There's a funeral being held and all the mourners are women of various ages. One woman attending is not there to mourn, however, she's Jeanne (Brigitte Bardot) and she's here to see the priest leading the service, Paul (Mathieu Carrière), who she has known since childhood. As the mourners file out of the church, Jeanne approaches him, but he's not too keen to see her; however, she has a confession to make and means to tell it to him whether he wants to listen to it or not. She has, she says, killed a man, and later, in her home underneath the river, he accepts her invitation and goes over that night to hear what she has to say, and three tales unfold of how she has seduced her way through life - but at what cost?
Aside from a cameo appearance in another film the same year, Don Juan, or to give the film its French title Don Juan ou Si Don Juan était une Femme..., was Brigitte Bardot's last film. In the roughly twenty years that she had been making movies, she had become a world famous icon for female sexuality in cinema, and it could be argued in those two decades she had rarely made a film of a particularly classic quality. Sadly, her final effort wasn't much good either, an attempt to have Bardot live up to the image that had been created for her and that had in real life driven her to distraction.
And so she returned to work with Roger Vadim, director of And God Created Woman which had made her one of the most celebrated women in the world back in the nineteen-fifties. He had co-written the script with Jean Cau and Jean-Pierre Petrolacci and it's an episodic trudge through its main character's life, or at least, three of her many affairs. She's has used sex to get everything she wanted from life, twisting men around her little finger with ease, and what do you know? She remains unsatisfied and feeling a little empty inside, contemptuous of the men who bend to her will so readily.
The first tale Jeanne spins for Paul is of her affair with a powerful magistrate, Pierre (Maurice Ronet); when she sees what a comfortable, even complacent, life he leads, she determines to put her own stamp on it by seducing him. He manages to keep the affair secret until they go off for a holiday on an island in Sweden, and they end up at a party. A bit of plot foreshadowing sees Jeanne disguise herself in a death's head mask, and he loses sight of her, only to end up photographed with a half naked woman who has stumbled into his arms. The result? Scandal all over the newspapers. Yet Pierre isn't the man Jeanne claims to have killed.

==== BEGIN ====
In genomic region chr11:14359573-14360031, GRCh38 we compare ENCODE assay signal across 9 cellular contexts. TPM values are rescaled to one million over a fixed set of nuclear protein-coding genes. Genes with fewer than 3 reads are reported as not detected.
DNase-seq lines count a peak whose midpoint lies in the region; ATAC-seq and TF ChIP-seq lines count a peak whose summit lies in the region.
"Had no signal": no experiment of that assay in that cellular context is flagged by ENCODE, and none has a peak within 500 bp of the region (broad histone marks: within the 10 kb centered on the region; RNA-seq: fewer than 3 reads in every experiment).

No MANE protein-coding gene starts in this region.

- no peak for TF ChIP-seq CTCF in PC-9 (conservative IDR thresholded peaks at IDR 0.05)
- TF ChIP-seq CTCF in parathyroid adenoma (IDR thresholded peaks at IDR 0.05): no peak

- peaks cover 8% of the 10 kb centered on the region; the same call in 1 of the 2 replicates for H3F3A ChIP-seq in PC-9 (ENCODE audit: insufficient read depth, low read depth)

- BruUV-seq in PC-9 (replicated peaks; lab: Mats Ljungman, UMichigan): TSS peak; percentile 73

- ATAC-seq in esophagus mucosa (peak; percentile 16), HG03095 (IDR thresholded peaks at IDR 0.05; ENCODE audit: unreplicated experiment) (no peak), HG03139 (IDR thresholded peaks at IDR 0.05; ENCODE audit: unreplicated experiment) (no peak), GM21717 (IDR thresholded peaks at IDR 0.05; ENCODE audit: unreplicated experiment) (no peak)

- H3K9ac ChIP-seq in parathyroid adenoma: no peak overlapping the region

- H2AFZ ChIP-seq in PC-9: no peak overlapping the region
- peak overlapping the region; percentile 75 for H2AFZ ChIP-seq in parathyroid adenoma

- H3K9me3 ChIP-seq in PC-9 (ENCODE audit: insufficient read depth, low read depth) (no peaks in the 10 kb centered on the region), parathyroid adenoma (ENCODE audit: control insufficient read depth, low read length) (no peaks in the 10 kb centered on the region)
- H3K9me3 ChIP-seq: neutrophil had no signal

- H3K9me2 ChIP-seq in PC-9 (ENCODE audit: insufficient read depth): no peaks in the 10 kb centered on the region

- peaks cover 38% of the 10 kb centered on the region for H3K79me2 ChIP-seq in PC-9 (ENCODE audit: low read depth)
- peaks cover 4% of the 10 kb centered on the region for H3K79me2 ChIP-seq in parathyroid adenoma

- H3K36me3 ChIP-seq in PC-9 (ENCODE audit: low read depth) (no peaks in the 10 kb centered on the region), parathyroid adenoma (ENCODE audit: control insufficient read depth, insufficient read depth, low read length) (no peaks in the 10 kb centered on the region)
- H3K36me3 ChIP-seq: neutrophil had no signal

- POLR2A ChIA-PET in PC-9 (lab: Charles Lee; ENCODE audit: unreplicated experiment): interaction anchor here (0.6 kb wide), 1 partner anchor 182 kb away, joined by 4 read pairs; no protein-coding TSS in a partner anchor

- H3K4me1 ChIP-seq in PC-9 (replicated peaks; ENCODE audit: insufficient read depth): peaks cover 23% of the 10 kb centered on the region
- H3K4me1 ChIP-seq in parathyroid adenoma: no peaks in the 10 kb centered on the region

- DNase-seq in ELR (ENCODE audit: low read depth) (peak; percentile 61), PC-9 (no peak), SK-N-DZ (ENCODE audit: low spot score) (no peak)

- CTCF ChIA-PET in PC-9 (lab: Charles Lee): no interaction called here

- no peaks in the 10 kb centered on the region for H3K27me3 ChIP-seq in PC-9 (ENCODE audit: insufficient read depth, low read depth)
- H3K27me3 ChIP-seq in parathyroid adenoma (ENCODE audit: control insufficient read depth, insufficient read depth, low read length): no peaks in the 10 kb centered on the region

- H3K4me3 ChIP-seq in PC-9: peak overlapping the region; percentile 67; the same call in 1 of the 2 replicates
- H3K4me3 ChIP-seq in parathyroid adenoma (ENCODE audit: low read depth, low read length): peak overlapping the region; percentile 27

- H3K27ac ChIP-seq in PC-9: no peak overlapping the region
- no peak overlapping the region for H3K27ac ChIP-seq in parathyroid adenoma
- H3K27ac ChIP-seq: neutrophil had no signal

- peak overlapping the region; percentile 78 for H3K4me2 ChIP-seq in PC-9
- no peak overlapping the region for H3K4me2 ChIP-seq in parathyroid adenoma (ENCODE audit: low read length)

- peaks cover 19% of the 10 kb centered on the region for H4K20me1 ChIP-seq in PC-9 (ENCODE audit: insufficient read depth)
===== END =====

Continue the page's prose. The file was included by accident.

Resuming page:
The second tale is of Jeanne meeting, and taking an instant dislike to, a gangster, Louis (Robert Hossein), who has just married his latest wife, Clara (Jane Birkin). Jeanne's revenge takes place on the supposedly exotic cross channel ferry (!) where she seduces, not Louis, but Clara, to humiliate him. The third tale is of a guitarist, Robert Walker Jr, and this is the fellow she thinks she has killed, and which triggers her flood of remorse. Don Juan is determined to be both classy and jaded, so Jeanne's underwater home is decked out with fashionable furnishings, and an air of pretention hangs over the proceedings. But really it appears hypocritcal, revelling in Jeanne's vampishness while punishing her for the finale, so it seems that even in her swan song for the screen, Bardot got a raw deal. A camp appeal is all that remains. Music by Michel Magne.